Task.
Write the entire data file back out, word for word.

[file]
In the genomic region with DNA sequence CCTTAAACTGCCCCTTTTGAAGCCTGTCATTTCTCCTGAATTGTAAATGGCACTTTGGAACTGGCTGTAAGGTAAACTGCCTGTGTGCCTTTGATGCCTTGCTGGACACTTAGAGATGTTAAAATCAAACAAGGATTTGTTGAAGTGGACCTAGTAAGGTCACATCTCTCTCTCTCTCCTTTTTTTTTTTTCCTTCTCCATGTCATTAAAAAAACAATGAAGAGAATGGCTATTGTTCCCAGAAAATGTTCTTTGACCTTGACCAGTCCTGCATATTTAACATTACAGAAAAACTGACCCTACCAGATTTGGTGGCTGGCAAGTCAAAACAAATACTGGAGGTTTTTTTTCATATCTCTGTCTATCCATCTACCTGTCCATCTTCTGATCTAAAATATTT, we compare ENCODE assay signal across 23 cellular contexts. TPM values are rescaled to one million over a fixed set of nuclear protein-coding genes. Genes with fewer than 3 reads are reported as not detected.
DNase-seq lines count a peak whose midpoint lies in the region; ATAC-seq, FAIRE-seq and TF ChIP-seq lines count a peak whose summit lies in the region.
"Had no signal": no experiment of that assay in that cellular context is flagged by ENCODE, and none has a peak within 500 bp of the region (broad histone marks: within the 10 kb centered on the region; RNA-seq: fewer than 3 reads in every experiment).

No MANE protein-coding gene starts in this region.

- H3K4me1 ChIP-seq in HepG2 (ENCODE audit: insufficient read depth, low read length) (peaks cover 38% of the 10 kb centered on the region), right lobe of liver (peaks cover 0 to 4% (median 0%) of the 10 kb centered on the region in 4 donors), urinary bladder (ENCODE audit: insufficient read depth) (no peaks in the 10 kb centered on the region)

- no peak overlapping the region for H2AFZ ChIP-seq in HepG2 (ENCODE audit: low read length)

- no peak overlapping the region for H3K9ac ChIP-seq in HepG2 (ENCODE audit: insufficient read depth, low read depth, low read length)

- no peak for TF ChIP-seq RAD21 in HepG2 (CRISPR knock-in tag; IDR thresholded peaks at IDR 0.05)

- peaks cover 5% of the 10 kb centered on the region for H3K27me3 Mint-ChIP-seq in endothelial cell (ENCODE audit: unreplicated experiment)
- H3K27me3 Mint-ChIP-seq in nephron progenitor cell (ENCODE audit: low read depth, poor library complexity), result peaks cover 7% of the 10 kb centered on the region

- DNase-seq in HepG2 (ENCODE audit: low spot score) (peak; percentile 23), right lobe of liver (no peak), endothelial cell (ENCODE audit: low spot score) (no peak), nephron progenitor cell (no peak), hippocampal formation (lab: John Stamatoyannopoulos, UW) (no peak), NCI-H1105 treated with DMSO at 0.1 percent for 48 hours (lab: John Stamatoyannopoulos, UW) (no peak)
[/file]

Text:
In the genomic region with DNA sequence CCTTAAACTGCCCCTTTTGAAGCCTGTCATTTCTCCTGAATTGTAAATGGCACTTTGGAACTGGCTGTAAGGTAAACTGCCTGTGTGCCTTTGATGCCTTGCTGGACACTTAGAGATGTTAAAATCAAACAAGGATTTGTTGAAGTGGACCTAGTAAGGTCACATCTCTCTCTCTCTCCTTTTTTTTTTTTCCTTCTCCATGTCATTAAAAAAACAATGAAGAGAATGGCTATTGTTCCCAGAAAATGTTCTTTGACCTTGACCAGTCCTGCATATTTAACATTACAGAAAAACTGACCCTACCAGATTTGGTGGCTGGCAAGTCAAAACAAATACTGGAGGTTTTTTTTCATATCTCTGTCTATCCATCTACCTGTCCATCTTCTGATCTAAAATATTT, we compare ENCODE assay signal across 23 cellular contexts. TPM values are rescaled to one million over a fixed set of nuclear protein-coding genes. Genes with fewer than 3 reads are reported as not detected.
DNase-seq lines count a peak whose midpoint lies in the region; ATAC-seq, FAIRE-seq and TF ChIP-seq lines count a peak whose summit lies in the region.
"Had no signal": no experiment of that assay in that cellular context is flagged by ENCODE, and none has a peak within 500 bp of the region (broad histone marks: within the 10 kb centered on the region; RNA-seq: fewer than 3 reads in every experiment).

No MANE protein-coding gene starts in this region.

- H3K4me1 ChIP-seq in HepG2 (ENCODE audit: insufficient read depth, low read length) (peaks cover 38% of the 10 kb centered on the region), right lobe of liver (peaks cover 0 to 4% (median 0%) of the 10 kb centered on the region in 4 donors), urinary bladder (ENCODE audit: insufficient read depth) (no peaks in the 10 kb centered on the region)

- no peak overlapping the region for H2AFZ ChIP-seq in HepG2 (ENCODE audit: low read length)

- no peak overlapping the region for H3K9ac ChIP-seq in HepG2 (ENCODE audit: insufficient read depth, low read depth, low read length)

- no peak for TF ChIP-seq RAD21 in HepG2 (CRISPR knock-in tag; IDR thresholded peaks at IDR 0.05)

- peaks cover 5% of the 10 kb centered on the region for H3K27me3 Mint-ChIP-seq in endothelial cell (ENCODE audit: unreplicated experiment)
- H3K27me3 Mint-ChIP-seq in nephron progenitor cell (ENCODE audit: low read depth, poor library complexity), result peaks cover 7% of the 10 kb centered on the region

- DNase-seq in HepG2 (ENCODE audit: low spot score) (peak; percentile 23), right lobe of liver (no peak), endothelial cell (ENCODE audit: low spot score) (no peak), nephron progenitor cell (no peak), hippocampal formation (lab: John Stamatoyannopoulos, UW) (no peak), NCI-H1105 treated with DMSO at 0.1 percent for 48 hours (lab: John Stamatoyannopoulos, UW) (no peak)